June 28, 1956

The youngest victim of the Poznań Uprising

The Poznań Uprising of June 1956 is considered one of the precursors of the 1956 Revolution, and sympathy for developments in Poland was one of the driving forces for the marches that took place in Budapest on October 23rd, which is why the statue of Józef Bem was the destination. Bem, of course, was the Polish general who had fought alongside and led Hungarian units during the 1848-1849 Revolution and failed War of Independence.

On June 28, 1956, a protest in Poznań took place, where the Polish workers took to the streets to protest their low wages and rising production quotas (production quotas existed throughout the Eastern Bloc), which were unsustainable. The protest soon spread throughout the city, and it took Soviet troops three days to restore order. It was under these circumstances that a 13-year-old boy, Romek Strzałkowski was also shot, who thereby became the youngest victim of the uprising. Regarding the tragic event, we can learn the most from the words of the lawyer M. Grzegorzewicz, who spoke at a trial while discussing the cases of youths who, using weapons that they had obtained from a local police station, attacked the Security Office building that was the local branch of the Ministry of the Interior. As Grzegorzewicz recalled:

“Three women workers from the city tram network stood before the Security Office building holding the national flag in their hands. Then there was a round of gunfire. Two of the women collapsed and the flag fell to the ground. But only for a moment, for a young boy appeared, lifted the flag and opened it before the crowd numbering in the thousands. It was a moving scene. Such as when oil is poured onto a fire. Emotions swelled up and it again seemed that things might get out of control. That young boy dressed in gray was the 13-year-old Romek Strzałkowski. Here are his clothes; his mother’s last memories of him.” When the lawyer raised the boy’s shirt that had been pierced by a bullet, many in the room became teary-eyed. Those present remember the shock when the news spread like wildfire that children had been fired upon. Many eyewitnesses watched as they tumbled to the ground, and lifting them up, they carried them to a safe place. Hate for those who had fired upon the youngest residents of the city erupted, as seemingly everyone recalled the boy and his heartbreaking bravery that encouraged the crowd against the communists inside the Security Office.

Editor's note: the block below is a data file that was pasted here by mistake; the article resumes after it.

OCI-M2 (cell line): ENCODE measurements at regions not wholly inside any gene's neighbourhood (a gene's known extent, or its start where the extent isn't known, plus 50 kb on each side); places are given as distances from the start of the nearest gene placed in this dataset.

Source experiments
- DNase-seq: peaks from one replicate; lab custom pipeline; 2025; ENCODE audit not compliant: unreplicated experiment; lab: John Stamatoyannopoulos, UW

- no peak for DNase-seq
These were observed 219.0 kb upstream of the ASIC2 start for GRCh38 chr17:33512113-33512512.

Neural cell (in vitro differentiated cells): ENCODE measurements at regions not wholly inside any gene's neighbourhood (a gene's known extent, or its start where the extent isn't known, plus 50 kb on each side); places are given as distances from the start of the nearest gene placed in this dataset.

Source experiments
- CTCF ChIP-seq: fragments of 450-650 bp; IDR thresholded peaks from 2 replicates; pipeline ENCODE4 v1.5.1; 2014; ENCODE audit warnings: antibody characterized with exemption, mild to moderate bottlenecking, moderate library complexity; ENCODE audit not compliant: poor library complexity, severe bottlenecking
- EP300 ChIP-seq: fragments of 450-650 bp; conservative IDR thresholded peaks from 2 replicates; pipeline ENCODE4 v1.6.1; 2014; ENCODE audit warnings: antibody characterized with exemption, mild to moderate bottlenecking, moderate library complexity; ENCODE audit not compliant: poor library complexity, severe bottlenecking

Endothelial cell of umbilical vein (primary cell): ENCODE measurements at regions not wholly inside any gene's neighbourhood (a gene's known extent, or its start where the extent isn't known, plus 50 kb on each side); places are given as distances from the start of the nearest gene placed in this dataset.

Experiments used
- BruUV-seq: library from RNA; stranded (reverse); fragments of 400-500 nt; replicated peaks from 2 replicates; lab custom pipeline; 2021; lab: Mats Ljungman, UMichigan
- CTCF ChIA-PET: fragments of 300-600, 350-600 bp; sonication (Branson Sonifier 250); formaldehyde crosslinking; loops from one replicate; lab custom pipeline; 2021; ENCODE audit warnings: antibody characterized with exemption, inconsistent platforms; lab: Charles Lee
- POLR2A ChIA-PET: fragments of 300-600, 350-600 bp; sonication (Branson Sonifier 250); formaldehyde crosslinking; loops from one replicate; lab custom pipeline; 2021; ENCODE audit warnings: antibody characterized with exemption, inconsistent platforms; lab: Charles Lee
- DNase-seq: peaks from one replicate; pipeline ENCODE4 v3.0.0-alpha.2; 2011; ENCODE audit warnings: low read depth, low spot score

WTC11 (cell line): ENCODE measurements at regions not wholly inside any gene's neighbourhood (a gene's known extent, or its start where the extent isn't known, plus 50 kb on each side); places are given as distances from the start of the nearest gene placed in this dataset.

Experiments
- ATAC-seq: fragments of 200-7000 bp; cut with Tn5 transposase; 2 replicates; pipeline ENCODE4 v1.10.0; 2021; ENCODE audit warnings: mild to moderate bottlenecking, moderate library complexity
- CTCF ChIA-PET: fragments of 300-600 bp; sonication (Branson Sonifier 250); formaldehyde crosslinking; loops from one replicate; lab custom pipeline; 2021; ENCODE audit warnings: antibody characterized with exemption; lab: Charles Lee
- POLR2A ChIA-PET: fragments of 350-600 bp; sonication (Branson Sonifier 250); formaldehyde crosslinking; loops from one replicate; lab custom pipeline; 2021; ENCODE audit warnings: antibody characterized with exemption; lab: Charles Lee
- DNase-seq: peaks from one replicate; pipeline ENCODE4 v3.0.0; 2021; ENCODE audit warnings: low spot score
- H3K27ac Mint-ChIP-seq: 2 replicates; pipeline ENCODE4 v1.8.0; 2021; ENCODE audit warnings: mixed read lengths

On May 5, 2016, a plaque was erected in Romek Strzałkowski’s memory on the wall of a Budapest high school. The dedication featured speeches by László Köver, the speaker of the National Assembly of Hungary, Marek Tadeusz Kuchciński, the speaker of the Polish Sejm, and Réka Földváryné Kiss, chairperson of the Committee of National Remembrance.

Bence Csatári